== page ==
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PLAY in the CITY: Parkour and Architecture

Part 2 Dissertation 2011
Christopher Rawlinson
Queensland University of Technology Brisbane | Australia
The ability to play freely in our cities is essential for sustainable wellbeing. When integrated successfully into our cities, Urban Play performs an important role;physically, socially and culturally contributing to the image of the city. Play also has the ability to reveal hidden. While Urban Play is essential, it also finds itself in conflict with the city. Under modernist urban approaches play activities have become progressively segregated from the urban context through a tripartite of design, procurement and management practices. Despite these restrictions, emergent underground play forms overcome the isolation of play within urban space. One of these activities (parkour) is used as an evocative case study to reveal the hidden urban terrains of desire and fear as it re-interprets the fabric of the city, eliciting practice based discussions about procurement, design and management practice along its route.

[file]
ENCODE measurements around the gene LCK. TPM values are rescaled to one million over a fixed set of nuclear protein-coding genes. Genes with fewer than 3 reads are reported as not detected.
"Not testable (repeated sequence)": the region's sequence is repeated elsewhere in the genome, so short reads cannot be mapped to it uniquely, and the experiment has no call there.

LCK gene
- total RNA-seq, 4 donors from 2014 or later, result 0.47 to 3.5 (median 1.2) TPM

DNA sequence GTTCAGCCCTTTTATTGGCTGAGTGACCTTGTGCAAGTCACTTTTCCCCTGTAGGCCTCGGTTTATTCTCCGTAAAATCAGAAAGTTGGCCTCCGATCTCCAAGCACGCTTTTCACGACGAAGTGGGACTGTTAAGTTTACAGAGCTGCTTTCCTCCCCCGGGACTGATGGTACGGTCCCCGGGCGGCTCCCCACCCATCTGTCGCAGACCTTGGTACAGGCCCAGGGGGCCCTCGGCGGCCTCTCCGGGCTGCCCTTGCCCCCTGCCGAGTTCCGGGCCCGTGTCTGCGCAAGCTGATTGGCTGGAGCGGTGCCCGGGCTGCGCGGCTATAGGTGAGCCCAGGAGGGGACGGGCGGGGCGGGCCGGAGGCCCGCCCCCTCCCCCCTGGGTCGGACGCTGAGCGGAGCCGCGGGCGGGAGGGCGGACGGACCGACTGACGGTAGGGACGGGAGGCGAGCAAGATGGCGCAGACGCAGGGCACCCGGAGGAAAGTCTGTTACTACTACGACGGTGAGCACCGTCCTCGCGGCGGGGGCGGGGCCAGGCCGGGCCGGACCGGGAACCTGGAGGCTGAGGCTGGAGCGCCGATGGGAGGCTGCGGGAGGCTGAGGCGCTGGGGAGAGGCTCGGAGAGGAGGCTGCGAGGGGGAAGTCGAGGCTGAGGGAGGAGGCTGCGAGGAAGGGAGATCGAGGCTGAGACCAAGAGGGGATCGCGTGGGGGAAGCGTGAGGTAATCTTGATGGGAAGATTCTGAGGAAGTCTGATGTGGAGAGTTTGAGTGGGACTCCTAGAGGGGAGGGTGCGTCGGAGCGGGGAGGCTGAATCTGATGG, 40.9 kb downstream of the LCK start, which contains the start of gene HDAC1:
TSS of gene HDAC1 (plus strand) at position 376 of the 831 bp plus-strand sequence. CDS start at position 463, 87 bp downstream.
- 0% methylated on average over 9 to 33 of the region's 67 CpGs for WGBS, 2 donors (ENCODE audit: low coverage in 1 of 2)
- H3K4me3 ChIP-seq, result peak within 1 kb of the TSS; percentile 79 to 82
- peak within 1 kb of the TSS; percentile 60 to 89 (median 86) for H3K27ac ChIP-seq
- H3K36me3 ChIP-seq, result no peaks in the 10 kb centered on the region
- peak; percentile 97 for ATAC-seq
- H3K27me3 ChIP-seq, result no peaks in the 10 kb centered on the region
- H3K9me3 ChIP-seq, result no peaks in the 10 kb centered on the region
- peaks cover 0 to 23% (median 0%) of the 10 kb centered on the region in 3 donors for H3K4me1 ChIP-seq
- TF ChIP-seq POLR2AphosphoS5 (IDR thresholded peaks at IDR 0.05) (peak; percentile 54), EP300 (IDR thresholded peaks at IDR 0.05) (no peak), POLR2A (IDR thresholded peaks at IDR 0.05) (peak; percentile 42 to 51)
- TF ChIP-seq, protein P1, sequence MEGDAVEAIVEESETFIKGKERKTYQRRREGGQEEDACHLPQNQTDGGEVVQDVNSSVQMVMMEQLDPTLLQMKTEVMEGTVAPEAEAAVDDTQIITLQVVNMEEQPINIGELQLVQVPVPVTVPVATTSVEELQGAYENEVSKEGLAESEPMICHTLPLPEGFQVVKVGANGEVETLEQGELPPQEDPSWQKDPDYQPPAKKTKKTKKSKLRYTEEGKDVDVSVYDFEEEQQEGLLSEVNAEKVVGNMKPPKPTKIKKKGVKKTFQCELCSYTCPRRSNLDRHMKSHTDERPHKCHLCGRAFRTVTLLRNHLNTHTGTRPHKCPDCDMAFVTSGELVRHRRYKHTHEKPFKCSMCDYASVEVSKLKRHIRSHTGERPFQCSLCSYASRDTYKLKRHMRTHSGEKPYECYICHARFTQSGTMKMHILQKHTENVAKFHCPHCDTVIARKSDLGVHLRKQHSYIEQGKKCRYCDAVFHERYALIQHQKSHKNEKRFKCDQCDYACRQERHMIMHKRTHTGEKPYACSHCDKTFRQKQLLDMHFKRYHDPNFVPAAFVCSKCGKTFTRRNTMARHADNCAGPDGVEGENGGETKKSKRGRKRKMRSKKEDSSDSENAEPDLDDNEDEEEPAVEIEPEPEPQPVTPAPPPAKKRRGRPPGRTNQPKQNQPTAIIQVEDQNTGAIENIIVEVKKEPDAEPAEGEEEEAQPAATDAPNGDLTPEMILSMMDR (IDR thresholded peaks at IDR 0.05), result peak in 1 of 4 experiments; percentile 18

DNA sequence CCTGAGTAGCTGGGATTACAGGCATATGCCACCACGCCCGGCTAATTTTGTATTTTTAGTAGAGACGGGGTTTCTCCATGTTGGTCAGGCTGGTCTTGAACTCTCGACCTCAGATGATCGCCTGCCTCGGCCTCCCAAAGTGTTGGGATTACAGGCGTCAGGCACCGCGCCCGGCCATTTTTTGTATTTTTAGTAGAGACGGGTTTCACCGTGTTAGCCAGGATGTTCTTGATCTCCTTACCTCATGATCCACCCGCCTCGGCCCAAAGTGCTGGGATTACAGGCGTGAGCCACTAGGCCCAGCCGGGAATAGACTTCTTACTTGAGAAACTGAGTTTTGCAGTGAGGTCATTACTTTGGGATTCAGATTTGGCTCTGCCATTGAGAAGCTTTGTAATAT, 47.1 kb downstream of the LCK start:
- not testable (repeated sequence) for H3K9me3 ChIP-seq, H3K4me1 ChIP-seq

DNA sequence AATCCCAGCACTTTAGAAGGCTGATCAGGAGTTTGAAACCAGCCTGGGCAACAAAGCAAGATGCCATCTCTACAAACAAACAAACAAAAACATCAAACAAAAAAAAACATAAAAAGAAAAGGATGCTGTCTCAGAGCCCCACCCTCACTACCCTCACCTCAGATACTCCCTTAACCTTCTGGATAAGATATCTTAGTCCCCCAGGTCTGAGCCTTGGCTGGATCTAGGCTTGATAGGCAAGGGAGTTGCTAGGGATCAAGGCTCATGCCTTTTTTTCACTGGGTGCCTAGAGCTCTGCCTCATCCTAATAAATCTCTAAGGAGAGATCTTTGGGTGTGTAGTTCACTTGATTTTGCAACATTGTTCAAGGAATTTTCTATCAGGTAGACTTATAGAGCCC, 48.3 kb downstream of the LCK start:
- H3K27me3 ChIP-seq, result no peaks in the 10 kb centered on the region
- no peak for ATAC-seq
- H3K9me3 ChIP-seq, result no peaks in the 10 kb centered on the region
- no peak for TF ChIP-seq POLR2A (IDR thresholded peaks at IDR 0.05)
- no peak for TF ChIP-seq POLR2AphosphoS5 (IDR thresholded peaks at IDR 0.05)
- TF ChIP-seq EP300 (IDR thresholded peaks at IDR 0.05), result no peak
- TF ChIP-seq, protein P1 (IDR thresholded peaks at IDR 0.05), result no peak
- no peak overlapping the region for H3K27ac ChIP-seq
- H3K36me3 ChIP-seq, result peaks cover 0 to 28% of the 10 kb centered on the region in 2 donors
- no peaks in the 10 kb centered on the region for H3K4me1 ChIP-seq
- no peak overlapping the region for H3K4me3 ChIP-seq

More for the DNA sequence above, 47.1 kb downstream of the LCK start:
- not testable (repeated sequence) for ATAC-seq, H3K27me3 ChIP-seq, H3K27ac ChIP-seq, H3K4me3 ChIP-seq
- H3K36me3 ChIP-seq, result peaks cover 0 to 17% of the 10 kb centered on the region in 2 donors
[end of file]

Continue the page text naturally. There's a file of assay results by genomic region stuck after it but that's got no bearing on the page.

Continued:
Christopher Rawlinson

Mirko Guaralda
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